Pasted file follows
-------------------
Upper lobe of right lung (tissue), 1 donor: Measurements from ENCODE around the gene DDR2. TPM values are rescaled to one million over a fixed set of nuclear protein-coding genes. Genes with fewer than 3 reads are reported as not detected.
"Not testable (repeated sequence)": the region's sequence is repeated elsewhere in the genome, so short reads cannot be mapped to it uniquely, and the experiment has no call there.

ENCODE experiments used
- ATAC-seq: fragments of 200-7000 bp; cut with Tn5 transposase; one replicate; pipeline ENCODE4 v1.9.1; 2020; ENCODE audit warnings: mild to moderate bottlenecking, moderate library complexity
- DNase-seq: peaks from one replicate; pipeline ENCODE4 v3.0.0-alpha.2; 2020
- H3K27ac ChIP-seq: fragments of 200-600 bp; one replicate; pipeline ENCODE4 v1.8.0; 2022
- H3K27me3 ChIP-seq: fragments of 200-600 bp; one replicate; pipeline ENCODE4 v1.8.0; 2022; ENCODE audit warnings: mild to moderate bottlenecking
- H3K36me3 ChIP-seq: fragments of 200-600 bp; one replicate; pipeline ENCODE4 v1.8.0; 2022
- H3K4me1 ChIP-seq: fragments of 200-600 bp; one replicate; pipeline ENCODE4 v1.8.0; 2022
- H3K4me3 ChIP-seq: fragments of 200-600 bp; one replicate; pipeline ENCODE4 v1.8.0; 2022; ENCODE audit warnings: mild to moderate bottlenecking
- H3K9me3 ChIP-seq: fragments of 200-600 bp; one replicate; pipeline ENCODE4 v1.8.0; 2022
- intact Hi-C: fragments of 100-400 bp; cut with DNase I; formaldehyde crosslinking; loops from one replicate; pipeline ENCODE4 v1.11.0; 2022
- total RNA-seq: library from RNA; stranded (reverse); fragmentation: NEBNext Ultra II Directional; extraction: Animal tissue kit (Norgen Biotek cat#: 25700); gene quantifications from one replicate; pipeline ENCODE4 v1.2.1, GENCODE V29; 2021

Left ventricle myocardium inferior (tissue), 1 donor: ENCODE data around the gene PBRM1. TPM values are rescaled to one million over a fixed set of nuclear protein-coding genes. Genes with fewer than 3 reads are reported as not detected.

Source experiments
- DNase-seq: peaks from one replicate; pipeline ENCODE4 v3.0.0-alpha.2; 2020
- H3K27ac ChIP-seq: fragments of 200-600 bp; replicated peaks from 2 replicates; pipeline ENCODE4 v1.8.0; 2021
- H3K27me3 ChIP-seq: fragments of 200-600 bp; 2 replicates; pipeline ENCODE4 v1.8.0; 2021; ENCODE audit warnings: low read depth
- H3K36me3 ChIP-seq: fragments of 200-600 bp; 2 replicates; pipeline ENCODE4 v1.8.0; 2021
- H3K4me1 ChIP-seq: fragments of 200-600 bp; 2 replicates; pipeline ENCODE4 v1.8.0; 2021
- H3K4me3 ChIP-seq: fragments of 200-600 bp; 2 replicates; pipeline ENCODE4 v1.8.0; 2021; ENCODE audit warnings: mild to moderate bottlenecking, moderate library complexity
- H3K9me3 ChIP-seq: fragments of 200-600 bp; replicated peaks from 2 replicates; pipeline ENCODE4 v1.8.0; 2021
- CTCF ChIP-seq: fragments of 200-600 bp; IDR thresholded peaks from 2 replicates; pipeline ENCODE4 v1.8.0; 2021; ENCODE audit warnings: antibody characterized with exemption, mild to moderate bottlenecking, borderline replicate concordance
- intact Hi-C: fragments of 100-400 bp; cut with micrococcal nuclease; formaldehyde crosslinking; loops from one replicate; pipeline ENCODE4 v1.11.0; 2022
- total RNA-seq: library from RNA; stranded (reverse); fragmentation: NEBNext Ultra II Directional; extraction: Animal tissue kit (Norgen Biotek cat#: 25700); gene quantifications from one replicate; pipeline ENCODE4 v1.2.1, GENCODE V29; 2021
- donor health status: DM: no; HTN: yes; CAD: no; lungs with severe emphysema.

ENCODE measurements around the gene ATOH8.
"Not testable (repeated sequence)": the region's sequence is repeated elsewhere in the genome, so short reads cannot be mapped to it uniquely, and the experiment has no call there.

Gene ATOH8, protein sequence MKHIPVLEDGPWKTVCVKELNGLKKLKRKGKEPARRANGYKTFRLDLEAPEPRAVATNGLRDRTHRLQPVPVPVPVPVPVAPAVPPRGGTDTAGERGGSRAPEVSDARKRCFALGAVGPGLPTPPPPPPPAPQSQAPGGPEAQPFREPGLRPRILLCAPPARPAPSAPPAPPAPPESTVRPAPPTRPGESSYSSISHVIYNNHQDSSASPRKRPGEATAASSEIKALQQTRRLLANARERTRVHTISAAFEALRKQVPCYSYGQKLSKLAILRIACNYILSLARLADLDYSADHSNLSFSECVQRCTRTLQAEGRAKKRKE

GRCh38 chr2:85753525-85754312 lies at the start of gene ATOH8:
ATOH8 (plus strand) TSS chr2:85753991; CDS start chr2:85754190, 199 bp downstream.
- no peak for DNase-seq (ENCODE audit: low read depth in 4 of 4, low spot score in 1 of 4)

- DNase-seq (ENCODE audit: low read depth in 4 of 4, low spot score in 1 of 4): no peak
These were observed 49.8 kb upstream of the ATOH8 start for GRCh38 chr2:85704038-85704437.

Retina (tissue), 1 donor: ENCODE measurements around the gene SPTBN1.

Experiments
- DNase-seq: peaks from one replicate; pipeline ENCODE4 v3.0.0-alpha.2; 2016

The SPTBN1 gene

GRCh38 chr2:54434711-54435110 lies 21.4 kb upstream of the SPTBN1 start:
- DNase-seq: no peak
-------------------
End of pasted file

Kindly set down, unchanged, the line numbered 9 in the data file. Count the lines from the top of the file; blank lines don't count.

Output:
- H3K4me1 ChIP-seq: fragments of 200-600 bp; one replicate; pipeline ENCODE4 v1.8.0; 2022